Following the acquisition of GHG in 2006 by the consortium, GHG was restructured as separate operating (BMI OpCo) and property companies (GHG Propco 1 and 2), with a considerable amount of debt secured against its hospital properties. In January 2012, media reports highlighted GHG’s escalating debt, with its property arm having debts of £1.65 billion and its operating arm debts of £230 million (14). In 2012 GHG paid £354.2 million in financing expenses (primarily interest) servicing its debt. Media commentators have noted that “vulture funds” have already bought much of GHG’s debt at discount rates in the hope of a default in 2012/2013. The property arm’s debts of £1.5 billion fall due in October 2013 and the company will have to raise funds by this time; if this does not take place the company’s viability will be in question. By May 2012 GHG reported that it was in discussions with its creditors for restructuring the debt. However, in Netcare’s annual report for the financial year ending September 2012, Netcare reports that GHG had not yet found a refinancing solution to its debt problems. This strategy of splitting a company into operating and property arms and securing the majority of debt against property was used by the ill-fated Southern Cross care home company. As the cost of servicing debt increases, the properties are sold, but the operating company then no longer has control over the cost of rent and this cost also escalates. In the case of Southern Cross this led to a spiral of escalating rent and debts which eventually bankrupted the company. (2,14,15,16)

Other Concerns of note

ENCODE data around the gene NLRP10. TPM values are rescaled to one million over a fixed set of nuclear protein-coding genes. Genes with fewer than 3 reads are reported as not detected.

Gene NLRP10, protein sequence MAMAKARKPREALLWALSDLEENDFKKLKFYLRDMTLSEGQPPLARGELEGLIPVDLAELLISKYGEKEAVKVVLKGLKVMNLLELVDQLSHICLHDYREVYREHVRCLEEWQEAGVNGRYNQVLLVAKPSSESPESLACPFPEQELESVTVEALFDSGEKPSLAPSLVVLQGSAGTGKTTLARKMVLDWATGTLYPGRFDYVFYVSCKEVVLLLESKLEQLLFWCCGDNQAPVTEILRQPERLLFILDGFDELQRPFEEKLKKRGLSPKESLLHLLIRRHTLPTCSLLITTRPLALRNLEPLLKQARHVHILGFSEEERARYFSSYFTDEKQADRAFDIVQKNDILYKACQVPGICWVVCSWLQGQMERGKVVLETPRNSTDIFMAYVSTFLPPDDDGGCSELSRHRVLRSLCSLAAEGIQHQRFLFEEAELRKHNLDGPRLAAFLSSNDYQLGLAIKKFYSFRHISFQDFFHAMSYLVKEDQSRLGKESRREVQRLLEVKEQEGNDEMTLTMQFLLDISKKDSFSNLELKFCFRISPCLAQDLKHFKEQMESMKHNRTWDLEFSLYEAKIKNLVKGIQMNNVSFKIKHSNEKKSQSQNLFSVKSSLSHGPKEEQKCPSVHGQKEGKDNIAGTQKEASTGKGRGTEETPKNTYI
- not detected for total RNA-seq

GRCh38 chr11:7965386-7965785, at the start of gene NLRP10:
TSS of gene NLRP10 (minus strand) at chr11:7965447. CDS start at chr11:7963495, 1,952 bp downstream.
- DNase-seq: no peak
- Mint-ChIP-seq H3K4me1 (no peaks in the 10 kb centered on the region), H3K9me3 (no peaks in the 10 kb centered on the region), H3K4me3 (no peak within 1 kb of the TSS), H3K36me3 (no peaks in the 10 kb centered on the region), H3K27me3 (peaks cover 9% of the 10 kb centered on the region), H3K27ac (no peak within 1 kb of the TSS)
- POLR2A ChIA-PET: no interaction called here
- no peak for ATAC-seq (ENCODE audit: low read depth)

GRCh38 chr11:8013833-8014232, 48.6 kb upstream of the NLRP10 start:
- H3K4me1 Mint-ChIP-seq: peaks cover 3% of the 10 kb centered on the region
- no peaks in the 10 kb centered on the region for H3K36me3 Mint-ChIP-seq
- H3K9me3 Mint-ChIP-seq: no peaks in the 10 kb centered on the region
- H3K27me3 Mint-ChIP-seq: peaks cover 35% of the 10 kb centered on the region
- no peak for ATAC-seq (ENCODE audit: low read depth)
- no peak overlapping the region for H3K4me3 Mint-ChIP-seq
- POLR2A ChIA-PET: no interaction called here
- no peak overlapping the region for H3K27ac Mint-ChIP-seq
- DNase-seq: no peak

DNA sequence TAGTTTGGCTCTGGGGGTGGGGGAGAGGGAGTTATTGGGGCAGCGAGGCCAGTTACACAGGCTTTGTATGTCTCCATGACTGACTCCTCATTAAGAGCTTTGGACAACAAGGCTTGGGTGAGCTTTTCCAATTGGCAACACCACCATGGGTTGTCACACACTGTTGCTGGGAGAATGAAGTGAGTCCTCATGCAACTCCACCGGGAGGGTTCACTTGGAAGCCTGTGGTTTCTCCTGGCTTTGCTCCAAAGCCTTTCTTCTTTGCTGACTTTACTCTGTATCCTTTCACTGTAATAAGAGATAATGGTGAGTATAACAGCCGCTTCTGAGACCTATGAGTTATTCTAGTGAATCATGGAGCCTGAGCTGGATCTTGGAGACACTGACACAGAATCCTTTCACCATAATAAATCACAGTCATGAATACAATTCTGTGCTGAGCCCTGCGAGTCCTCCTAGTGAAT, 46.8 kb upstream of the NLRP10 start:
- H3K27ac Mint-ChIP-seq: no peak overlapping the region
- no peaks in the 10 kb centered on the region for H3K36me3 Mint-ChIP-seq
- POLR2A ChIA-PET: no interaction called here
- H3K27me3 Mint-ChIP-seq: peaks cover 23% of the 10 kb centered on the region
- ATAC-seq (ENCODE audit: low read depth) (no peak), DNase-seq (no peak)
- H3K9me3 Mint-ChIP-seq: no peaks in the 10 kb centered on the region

In Netcare’s home market the company was the centre for an illegal kidney transplantation syndicate. In September 2010 charges were finally laid against the company, its CEO Richard Friedland and several ex-employees after a long-running investigation. According to the original charge sheet Netcare, Friedland, the prominent kidney specialist Jeffrey Kallmeyer, two specialist surgeons, two doctors, transplant unit staff and an Israeli interpreter were involved in an illegal scheme to give kidney transplants to wealthy Israelis, using organs donated by poor Brazilians, Romanians and Israelis. In September 2010 Netcare Limited and its CEO, Richard Friedland were charged on 100 counts of involvement with the syndicate. The charges included five counts in which the supplier of the kidneys were minors and of receiving payments for the operations. In November 2010, however, the criminal charges against CEO, Richard Friedland, were unconditionally withdrawn as a result of a plea agreement, although the Netcare subsidiary Netcare KwaZulu-Natal (NKZ) was convicted on charges related to human tissue crimes in October 2010. The kidney specialist Jeffrey Kallmeyer, who allegedly set up the scheme, was eventually convicted in early 2011, seven years after his original arrest; he had fled to Canada after the initial investigation. (17,18,19,20)